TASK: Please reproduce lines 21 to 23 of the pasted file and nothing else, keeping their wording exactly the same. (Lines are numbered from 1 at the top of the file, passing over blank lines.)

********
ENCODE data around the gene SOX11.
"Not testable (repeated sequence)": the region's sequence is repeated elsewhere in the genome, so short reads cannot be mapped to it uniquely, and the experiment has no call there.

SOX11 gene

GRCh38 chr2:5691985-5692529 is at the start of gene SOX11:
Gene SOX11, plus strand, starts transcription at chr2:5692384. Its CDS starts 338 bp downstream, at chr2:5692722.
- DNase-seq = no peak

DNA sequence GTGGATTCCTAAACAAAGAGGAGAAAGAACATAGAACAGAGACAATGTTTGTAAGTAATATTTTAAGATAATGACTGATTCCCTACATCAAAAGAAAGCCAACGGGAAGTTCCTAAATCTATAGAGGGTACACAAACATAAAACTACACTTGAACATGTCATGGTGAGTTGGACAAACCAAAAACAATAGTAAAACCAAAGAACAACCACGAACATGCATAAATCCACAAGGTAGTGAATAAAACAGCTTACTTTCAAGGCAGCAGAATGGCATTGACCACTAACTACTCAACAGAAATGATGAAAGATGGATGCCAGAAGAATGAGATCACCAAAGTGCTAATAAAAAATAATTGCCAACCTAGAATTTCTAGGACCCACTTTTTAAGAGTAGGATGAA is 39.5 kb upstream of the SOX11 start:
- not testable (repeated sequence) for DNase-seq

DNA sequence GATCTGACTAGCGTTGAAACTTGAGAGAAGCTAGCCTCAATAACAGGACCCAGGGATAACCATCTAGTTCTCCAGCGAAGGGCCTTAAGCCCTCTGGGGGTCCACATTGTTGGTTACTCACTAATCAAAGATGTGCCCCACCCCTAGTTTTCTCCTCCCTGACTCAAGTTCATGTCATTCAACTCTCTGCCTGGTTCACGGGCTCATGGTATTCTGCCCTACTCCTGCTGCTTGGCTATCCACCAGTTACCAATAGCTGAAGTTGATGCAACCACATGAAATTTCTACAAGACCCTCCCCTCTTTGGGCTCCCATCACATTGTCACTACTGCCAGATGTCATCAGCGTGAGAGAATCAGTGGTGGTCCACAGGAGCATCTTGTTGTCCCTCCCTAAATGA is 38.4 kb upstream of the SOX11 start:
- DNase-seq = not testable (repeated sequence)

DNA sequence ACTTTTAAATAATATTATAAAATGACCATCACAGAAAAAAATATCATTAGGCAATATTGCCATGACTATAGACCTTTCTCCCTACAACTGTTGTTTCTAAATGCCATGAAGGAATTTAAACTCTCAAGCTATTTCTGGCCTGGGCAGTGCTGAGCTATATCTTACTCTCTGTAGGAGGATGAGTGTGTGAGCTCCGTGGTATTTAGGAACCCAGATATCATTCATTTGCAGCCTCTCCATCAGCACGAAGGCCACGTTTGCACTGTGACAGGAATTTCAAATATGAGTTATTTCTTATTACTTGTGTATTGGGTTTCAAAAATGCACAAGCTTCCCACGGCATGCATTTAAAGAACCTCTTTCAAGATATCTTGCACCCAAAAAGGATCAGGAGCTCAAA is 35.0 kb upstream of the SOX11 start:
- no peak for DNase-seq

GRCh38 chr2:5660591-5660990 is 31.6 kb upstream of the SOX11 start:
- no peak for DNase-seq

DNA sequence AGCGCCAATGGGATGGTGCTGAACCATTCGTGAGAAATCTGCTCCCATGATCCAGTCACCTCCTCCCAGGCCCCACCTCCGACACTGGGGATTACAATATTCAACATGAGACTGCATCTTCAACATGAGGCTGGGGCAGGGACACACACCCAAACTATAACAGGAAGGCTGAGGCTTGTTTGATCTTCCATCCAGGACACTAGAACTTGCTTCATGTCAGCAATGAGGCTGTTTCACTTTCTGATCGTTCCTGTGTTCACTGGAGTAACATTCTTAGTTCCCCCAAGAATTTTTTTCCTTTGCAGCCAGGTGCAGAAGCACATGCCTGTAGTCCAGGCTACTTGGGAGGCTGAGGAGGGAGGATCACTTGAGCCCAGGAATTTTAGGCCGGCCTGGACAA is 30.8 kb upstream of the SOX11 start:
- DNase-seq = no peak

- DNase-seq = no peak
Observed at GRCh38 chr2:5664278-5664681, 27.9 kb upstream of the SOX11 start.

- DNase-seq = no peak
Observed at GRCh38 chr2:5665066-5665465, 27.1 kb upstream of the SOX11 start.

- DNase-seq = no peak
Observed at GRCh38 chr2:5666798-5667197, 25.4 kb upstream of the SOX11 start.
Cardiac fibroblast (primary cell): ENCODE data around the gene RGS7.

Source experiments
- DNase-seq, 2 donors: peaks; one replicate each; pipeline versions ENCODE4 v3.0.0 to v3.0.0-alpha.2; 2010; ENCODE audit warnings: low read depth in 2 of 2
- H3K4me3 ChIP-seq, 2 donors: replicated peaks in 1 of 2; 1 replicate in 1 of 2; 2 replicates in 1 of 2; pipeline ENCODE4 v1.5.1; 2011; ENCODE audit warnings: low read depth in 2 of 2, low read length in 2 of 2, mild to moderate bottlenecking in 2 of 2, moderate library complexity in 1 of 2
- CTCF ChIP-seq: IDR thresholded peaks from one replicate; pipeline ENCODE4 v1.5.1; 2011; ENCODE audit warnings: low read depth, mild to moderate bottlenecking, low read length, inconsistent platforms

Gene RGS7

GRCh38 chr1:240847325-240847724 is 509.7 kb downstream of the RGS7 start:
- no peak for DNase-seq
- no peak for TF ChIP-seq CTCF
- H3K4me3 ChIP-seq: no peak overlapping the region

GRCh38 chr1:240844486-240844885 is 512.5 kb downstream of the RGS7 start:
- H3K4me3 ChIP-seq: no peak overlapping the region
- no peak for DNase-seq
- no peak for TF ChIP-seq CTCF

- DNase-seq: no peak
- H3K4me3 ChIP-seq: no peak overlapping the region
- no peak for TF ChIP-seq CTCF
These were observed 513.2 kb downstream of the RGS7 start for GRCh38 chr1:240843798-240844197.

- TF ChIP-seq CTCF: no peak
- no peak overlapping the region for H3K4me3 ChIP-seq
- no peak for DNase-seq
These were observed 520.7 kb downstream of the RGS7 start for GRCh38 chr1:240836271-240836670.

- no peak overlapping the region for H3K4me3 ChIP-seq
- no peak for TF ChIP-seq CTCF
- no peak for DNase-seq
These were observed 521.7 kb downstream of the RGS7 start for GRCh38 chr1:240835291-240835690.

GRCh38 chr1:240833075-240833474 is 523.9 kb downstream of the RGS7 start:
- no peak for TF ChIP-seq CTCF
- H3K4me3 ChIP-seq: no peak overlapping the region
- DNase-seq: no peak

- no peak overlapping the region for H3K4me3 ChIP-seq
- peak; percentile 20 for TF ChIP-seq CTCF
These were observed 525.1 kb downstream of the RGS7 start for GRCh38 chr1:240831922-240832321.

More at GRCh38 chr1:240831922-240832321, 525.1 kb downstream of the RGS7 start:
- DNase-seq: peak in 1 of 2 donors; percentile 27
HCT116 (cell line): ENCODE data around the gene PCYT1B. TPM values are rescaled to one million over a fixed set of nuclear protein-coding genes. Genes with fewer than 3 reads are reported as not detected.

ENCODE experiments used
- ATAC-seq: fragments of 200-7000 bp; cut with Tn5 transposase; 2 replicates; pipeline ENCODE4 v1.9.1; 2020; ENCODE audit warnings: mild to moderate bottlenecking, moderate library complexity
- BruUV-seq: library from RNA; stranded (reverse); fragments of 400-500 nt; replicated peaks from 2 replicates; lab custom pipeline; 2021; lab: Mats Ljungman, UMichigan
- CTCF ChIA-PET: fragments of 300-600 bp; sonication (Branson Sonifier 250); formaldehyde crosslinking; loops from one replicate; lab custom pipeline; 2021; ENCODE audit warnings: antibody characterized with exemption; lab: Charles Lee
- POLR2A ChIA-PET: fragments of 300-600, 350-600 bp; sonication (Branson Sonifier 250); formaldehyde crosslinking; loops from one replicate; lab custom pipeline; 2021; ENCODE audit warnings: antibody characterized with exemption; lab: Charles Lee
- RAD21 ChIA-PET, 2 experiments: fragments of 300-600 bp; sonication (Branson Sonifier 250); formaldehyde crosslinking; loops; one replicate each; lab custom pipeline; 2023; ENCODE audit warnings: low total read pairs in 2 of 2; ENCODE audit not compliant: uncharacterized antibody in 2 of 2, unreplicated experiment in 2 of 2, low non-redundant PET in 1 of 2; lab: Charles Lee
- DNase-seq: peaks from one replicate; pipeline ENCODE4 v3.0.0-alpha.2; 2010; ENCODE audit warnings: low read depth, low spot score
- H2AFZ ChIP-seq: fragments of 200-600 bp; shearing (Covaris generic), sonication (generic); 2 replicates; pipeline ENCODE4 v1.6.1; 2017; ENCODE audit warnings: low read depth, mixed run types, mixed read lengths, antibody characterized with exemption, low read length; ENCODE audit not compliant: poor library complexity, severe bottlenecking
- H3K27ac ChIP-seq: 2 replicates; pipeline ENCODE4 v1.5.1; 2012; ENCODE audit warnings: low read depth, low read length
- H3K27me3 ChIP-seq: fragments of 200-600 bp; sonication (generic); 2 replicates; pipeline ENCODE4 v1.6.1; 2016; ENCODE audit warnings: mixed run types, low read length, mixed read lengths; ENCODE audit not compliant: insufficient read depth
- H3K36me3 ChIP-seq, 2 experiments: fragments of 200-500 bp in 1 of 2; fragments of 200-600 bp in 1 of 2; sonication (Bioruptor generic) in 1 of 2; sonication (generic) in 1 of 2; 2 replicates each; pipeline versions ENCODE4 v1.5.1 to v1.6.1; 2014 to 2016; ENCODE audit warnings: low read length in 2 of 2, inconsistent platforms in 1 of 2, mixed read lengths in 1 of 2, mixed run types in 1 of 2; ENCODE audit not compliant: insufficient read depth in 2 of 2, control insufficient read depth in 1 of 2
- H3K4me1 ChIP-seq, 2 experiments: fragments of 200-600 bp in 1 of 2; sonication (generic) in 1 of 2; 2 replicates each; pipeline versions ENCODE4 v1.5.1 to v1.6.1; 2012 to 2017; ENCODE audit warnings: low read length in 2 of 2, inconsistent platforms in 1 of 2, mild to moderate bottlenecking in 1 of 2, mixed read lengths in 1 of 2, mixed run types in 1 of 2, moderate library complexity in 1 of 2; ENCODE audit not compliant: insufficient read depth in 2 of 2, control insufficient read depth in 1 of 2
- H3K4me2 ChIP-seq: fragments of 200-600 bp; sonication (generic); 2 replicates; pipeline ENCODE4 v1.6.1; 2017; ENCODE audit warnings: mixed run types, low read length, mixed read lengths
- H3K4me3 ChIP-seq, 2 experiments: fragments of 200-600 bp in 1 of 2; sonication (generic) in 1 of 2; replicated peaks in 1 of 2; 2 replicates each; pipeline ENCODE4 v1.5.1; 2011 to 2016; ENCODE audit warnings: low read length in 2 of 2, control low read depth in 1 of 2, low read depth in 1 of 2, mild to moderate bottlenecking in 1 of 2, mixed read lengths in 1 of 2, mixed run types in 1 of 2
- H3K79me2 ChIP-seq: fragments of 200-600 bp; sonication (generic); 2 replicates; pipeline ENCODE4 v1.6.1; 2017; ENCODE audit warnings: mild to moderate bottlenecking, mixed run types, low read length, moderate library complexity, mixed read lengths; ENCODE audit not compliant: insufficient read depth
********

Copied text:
- DNase-seq = no peak
Observed at GRCh38 chr2:5666798-5667197, 25.4 kb upstream of the SOX11 start.
Cardiac fibroblast (primary cell): ENCODE data around the gene RGS7.